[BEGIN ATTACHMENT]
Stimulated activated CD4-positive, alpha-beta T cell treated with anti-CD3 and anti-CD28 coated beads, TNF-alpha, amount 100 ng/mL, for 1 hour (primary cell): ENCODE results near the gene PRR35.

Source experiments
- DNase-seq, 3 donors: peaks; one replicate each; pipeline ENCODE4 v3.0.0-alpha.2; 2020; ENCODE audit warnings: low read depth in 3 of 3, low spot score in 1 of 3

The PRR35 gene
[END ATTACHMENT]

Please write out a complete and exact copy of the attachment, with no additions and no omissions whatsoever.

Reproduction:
Stimulated activated CD4-positive, alpha-beta T cell treated with anti-CD3 and anti-CD28 coated beads, TNF-alpha, amount 100 ng/mL, for 1 hour (primary cell): ENCODE results near the gene PRR35.

Source experiments
- DNase-seq, 3 donors: peaks; one replicate each; pipeline ENCODE4 v3.0.0-alpha.2; 2020; ENCODE audit warnings: low read depth in 3 of 3, low spot score in 1 of 3

The PRR35 gene